TIM LOUGHTON: A good start towards easing train woes

Parliament returned this week and inevitably there were a series of catch-up statements with what has happened over the summer recess, primarily the progress made with Brexit and what '˜Brexit means Brexit' actually means.

Thursday, 8th September 2016, 11:30 am
Updated Friday, 8th June 2018, 12:47 am
Additional funding is being provided to address railway infrastructure problems

As the immediate histrionics about the referendum vote subside and people have come to accept that we will be leaving the EU, though not Europe, there is a genuine willingness in Parliament to work together to get the best possible deal for Britain.

That will not be easy and there is a bumpy and uncertain road ahead but that road will not include a second referendum or a backdoor deal that does involve us ultimately leaving the EU, as the Prime Minister clearly put it.

On our first day back Sussex MPs had a briefing meeting with new Transport Secretary Chris Grayling and Rail Minister Paul Maynard about the continuing woeful position on the trains.

Tim Loughton

I am glad to report a far more encouraging sense of urgency from the new incumbents helped by the fact that, as a Surrey MP, Chris and his constituents have experienced the GTR shambles at first hand.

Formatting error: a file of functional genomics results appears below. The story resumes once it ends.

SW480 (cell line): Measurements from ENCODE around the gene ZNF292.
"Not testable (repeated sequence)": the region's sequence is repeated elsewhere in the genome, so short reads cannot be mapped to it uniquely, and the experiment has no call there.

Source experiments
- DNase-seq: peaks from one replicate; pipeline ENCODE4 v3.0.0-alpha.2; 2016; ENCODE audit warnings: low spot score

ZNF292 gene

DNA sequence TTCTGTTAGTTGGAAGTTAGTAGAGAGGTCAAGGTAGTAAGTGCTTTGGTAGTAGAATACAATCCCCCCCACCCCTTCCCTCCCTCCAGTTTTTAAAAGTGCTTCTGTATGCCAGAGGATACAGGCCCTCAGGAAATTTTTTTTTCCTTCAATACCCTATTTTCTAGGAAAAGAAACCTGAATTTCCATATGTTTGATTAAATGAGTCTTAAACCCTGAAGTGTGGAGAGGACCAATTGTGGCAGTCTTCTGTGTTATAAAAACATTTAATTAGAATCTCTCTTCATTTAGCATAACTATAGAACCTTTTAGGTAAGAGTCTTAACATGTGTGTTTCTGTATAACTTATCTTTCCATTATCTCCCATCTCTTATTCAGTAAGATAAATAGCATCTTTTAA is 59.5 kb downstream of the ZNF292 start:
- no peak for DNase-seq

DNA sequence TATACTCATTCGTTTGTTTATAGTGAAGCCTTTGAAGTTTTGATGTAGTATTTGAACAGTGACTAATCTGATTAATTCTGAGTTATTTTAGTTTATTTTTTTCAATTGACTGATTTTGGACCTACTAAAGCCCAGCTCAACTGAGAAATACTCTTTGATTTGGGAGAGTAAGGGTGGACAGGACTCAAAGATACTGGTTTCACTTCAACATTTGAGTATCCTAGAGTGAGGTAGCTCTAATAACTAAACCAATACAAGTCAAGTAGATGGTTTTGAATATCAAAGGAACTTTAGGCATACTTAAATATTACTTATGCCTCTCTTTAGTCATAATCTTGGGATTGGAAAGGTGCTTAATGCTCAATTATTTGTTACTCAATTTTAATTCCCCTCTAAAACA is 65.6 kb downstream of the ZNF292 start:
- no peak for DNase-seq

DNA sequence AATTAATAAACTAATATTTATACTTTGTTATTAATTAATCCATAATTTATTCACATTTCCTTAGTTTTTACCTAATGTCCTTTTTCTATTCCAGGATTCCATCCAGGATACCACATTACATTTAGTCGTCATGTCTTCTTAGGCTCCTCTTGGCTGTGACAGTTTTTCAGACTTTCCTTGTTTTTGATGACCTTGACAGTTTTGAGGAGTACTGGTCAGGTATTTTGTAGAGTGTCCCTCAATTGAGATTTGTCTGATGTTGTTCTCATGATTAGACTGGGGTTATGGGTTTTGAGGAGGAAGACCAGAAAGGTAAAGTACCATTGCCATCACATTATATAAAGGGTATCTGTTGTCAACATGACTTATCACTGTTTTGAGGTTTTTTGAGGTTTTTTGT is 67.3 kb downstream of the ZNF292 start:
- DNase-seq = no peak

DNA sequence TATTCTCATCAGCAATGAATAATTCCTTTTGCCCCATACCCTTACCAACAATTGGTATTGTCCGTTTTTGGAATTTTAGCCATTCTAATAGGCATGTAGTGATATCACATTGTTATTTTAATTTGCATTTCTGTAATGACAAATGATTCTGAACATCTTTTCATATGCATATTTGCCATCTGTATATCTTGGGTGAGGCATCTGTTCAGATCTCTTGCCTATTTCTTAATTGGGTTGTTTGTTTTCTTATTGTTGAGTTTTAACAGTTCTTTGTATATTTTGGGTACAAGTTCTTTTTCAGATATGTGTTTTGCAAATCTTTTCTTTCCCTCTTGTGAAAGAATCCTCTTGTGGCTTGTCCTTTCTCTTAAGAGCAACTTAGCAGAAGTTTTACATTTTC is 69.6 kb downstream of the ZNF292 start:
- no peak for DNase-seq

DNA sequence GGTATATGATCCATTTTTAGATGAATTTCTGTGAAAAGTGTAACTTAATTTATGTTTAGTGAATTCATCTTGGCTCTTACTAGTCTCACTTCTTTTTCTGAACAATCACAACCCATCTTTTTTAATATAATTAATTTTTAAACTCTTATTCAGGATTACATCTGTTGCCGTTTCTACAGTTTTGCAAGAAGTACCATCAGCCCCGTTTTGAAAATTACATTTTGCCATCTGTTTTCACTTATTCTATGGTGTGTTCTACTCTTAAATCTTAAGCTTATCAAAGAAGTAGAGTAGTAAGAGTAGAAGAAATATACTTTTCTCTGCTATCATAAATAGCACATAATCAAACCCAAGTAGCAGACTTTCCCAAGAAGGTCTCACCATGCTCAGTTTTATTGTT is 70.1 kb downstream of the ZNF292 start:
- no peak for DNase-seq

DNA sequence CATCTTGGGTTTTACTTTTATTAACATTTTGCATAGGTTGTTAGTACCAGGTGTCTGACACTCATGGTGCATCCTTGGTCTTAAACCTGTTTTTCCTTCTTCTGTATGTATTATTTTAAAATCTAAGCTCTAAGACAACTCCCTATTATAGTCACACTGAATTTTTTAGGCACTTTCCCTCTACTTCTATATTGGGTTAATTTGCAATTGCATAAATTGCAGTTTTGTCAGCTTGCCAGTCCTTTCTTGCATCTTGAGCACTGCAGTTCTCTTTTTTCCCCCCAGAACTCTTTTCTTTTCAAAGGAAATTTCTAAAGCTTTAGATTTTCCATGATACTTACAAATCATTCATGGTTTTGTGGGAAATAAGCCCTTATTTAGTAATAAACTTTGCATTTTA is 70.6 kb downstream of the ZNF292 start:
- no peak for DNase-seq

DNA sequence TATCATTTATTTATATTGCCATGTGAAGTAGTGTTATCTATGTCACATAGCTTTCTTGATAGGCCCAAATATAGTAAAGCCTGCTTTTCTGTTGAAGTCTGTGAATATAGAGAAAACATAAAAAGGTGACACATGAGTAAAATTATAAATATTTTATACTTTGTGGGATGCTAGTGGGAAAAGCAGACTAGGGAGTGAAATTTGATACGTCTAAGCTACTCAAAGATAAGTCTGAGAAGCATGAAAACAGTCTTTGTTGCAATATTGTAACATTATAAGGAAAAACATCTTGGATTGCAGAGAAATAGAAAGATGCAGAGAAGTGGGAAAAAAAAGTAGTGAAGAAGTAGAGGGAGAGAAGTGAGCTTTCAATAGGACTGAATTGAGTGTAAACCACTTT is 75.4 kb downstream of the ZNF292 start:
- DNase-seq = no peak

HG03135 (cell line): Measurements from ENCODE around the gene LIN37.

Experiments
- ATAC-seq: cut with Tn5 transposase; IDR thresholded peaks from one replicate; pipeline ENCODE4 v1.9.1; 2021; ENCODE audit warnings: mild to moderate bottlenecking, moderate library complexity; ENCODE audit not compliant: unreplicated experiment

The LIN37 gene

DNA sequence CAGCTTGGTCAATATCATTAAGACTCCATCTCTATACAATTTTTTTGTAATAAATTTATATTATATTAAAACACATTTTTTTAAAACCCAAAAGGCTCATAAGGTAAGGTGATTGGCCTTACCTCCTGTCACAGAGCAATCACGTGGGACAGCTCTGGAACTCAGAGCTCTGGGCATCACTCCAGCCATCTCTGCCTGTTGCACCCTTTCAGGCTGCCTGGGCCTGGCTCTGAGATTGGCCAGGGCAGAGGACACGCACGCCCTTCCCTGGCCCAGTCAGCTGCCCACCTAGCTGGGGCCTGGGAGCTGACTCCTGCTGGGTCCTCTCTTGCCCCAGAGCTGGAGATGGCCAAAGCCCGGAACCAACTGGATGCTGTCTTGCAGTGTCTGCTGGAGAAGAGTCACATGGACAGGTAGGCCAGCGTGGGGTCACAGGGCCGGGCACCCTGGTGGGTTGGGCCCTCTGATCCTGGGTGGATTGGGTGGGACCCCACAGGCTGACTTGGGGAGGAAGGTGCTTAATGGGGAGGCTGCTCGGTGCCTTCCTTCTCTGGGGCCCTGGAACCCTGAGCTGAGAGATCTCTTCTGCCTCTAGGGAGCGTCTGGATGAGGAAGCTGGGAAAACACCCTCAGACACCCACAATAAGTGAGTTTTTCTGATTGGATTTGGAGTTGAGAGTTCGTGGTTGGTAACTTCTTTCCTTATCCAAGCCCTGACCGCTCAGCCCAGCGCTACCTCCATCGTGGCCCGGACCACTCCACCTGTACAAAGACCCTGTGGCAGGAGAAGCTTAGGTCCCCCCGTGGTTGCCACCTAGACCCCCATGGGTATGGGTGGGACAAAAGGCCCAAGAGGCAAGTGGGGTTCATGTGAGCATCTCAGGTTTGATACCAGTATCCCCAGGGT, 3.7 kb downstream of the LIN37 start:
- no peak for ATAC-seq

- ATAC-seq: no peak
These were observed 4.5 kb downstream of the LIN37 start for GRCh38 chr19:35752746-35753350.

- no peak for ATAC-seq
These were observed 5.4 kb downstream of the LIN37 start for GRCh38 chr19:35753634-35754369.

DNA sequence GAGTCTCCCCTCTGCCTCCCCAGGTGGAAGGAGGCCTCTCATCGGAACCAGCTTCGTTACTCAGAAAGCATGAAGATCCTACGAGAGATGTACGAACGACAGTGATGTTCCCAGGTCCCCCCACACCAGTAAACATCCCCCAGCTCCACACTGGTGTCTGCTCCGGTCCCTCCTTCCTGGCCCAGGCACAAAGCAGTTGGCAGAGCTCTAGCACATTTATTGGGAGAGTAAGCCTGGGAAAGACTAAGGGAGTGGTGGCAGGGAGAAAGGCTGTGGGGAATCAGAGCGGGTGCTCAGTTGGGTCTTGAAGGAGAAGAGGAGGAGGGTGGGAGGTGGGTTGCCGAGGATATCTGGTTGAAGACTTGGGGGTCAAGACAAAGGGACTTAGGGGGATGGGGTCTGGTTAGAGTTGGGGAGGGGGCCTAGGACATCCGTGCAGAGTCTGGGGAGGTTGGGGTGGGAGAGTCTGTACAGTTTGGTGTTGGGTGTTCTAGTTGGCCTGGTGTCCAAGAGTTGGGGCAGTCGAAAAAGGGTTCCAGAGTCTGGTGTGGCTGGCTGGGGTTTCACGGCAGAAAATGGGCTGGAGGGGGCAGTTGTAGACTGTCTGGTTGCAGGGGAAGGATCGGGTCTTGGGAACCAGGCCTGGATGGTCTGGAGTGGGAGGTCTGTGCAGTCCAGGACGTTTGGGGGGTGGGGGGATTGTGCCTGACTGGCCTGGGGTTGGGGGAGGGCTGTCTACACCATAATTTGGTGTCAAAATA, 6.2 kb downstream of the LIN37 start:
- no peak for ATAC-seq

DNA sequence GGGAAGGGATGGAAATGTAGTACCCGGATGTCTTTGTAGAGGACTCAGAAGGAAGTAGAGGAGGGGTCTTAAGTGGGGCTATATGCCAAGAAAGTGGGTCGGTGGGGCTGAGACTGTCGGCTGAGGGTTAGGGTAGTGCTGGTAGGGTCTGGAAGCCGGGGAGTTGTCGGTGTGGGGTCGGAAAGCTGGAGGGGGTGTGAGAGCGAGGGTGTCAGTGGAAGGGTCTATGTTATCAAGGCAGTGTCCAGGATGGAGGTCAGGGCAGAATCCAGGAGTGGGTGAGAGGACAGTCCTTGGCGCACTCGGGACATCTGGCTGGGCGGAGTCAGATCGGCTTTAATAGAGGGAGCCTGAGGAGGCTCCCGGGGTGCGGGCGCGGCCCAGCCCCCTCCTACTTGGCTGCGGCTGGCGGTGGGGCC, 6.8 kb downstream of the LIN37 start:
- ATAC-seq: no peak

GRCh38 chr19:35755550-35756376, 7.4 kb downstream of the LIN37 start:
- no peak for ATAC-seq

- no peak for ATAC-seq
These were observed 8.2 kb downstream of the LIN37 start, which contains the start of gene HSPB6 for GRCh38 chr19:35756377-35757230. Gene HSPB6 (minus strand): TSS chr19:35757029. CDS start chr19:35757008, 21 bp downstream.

The £20million additional funding announced last week to address some of the infrastructure problems which are causing delay and cancellations on those days when RMT union members are not carrying out industrial action is a good start.

It is not new public money but funds from existing Network Rail budgets being put to more urgent use.

The minister has promised further funding, if that is required, to help put things right and expects a return to a full timetable within a matter of weeks at last.

Some senior people from Network Rail have been put on the case to ensure much better joint working with GTR to achieve swifter problem solving.

Now it is up to the unions to adopt a more conciliatory approach to allowing their guards to work on driver-only operated trains in other roles closer to the passengers, without the need for any redundancies, and leaving it up to drivers to operate the doors, as modern trains are built to operate.

There was a meeting of the Adur Ferry Bridge working group last week looking at the damage to the glass panels.

I am glad to report that replacement panels have been sourced and are due to be installed next month whilst a comprehensive CCTV monitoring system is being scoped and security will be stepped up.

Well done to the winning councillors’ team (including me) who took on Worthing Borough Council officers at the keenly-contested annual mayor’s charity cricket match at Goring on Sunday.

I am delighted to report that my ‘not out,’ albeit for zero runs contribution, and a catch, was a distinct improvement on my performance last year, but more importantly almost £1,000 was raised for the mayor’s charities.

• If you would like to get in touch with me, please write to me at the House of Commons, London, SW1A 0AA, or email me at [email protected]


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